A supercontinent is a large area of land which has more than one continental core, or craton. They are formed by continental plates coming together. Continental plates have periodically collided and assembled in periods of orogeny (mountain-building) to form supercontinents. The cycle of supercontinents forming, breaking up, separating, and re-forming through plate tectonics happens about every 2000 million years.
Eurasia is certainly a supercontinent, but the Americas are usually thought of as separate continents. Even more clearly, Gondwana and Laurasia were supercontinents formed by the breakup of the global supercontinent Pangaea.
Ancient supercontinents change
Throughout Earth's history, there have been many supercontinents. In order of age (oldest to newest), the ancient supercontinents were:
|Supercontinent name||Age (Ma)||Period/Era Range||Comment|
|Vaalbara||3,636–2,803||Eoarchean-Mesoarchean||Also known as a supercraton or just a continent|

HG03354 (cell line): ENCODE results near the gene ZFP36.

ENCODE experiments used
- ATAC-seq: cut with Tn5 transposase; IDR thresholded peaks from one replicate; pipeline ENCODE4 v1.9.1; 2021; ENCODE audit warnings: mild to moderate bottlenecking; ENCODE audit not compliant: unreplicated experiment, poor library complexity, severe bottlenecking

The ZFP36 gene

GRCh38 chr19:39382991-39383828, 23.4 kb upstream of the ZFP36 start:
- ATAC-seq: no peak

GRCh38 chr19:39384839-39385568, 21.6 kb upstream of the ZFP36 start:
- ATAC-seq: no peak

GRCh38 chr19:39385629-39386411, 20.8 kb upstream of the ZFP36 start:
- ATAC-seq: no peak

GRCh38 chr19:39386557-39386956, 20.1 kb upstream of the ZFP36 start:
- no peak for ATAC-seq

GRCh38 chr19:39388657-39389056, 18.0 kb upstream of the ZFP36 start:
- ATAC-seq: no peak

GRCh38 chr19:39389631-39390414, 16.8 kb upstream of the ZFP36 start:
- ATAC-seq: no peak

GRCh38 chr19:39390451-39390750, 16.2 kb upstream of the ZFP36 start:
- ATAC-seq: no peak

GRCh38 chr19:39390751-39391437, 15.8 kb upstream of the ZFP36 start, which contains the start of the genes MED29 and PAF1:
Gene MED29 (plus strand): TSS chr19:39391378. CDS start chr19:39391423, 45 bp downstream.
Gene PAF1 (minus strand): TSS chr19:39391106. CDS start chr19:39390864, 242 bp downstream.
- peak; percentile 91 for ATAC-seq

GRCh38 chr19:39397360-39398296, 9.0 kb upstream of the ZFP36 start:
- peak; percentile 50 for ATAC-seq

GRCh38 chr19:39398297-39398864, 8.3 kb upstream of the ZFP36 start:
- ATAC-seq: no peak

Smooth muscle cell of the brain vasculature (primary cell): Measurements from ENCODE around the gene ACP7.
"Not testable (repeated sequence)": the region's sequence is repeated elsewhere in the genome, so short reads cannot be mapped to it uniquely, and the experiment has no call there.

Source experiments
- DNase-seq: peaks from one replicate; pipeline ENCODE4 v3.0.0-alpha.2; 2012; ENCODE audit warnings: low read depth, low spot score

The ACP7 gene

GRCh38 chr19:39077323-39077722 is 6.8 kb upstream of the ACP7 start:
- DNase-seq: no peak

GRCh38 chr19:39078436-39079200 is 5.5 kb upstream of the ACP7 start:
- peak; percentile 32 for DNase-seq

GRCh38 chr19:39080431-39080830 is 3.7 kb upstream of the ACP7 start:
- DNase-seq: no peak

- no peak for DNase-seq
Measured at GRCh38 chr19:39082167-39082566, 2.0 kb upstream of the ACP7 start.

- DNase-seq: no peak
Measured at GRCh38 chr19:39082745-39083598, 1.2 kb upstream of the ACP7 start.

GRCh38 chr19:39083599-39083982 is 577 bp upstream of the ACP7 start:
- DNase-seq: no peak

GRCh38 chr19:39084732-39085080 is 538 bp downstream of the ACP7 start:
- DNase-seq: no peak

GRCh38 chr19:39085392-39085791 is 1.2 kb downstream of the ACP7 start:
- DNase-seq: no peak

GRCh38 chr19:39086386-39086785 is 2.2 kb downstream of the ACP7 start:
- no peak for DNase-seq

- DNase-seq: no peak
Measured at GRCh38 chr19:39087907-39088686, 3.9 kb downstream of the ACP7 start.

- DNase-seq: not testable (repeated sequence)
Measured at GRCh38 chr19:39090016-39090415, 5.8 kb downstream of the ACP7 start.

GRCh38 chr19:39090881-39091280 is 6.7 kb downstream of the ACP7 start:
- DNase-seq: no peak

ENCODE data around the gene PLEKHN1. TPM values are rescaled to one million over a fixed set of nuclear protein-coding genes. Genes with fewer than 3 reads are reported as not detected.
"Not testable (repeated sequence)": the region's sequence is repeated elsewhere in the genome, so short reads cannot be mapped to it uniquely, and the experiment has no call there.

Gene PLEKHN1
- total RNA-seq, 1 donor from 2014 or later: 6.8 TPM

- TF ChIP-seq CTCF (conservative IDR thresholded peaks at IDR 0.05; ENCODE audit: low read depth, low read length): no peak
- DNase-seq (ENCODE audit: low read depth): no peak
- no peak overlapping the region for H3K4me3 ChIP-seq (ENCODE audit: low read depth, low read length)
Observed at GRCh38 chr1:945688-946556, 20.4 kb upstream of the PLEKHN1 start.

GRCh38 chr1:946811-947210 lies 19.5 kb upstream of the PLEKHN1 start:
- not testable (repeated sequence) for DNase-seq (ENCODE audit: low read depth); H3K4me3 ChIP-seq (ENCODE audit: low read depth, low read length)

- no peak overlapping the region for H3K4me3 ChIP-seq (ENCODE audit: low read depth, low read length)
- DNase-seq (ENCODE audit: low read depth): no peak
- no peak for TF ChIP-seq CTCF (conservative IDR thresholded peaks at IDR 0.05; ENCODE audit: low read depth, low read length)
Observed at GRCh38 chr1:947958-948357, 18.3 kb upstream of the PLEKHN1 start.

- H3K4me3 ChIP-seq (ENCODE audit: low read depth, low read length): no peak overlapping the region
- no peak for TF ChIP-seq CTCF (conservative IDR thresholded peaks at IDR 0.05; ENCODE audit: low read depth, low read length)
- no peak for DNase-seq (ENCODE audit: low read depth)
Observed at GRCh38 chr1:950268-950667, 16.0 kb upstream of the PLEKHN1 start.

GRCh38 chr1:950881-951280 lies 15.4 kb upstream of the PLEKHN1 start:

|Ur||2,803–2,408||Mesoarchean-Siderian||Known as both a continent and a supercontinent|
|Kenorland||2,720–2,114||Neoarchean-Rhyacian||The continents may have also formed into two groupings Superia and Sclavia|
|Arctica||2,114–1,995||Rhyacian-Orosirian||Not generally known as a supercontinent, depending on definition|
|Atlantica||1,991–1,124||Orosirian-Stenian||Not generally known as a supercontinent, depending on definition|
|Gondwana||550–175||Ediacaran-Jurassic||From the Carboniferous, formed part of Pangaea, not always known as a supercontinent|
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